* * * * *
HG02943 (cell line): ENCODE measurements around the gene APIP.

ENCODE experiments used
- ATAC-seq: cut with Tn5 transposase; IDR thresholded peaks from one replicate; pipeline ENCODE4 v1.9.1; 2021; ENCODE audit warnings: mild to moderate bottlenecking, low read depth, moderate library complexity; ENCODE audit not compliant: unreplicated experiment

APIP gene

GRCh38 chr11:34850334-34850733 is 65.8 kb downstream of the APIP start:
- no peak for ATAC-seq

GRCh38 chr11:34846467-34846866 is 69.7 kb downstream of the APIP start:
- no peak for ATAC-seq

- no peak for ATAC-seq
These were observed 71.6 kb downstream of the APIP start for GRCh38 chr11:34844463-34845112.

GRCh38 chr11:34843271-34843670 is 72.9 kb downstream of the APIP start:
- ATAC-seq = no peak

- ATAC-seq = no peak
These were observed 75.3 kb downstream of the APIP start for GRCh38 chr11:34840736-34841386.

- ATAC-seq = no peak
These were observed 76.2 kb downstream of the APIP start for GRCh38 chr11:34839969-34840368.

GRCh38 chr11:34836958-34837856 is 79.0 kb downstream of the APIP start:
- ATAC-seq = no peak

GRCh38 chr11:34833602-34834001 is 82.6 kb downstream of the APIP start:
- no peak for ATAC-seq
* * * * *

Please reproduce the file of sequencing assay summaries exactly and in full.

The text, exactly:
HG02943 (cell line): ENCODE measurements around the gene APIP.

ENCODE experiments used
- ATAC-seq: cut with Tn5 transposase; IDR thresholded peaks from one replicate; pipeline ENCODE4 v1.9.1; 2021; ENCODE audit warnings: mild to moderate bottlenecking, low read depth, moderate library complexity; ENCODE audit not compliant: unreplicated experiment

APIP gene

GRCh38 chr11:34850334-34850733 is 65.8 kb downstream of the APIP start:
- no peak for ATAC-seq

GRCh38 chr11:34846467-34846866 is 69.7 kb downstream of the APIP start:
- no peak for ATAC-seq

- no peak for ATAC-seq
These were observed 71.6 kb downstream of the APIP start for GRCh38 chr11:34844463-34845112.

GRCh38 chr11:34843271-34843670 is 72.9 kb downstream of the APIP start:
- ATAC-seq = no peak

- ATAC-seq = no peak
These were observed 75.3 kb downstream of the APIP start for GRCh38 chr11:34840736-34841386.

- ATAC-seq = no peak
These were observed 76.2 kb downstream of the APIP start for GRCh38 chr11:34839969-34840368.

GRCh38 chr11:34836958-34837856 is 79.0 kb downstream of the APIP start:
- ATAC-seq = no peak

GRCh38 chr11:34833602-34834001 is 82.6 kb downstream of the APIP start:
- no peak for ATAC-seq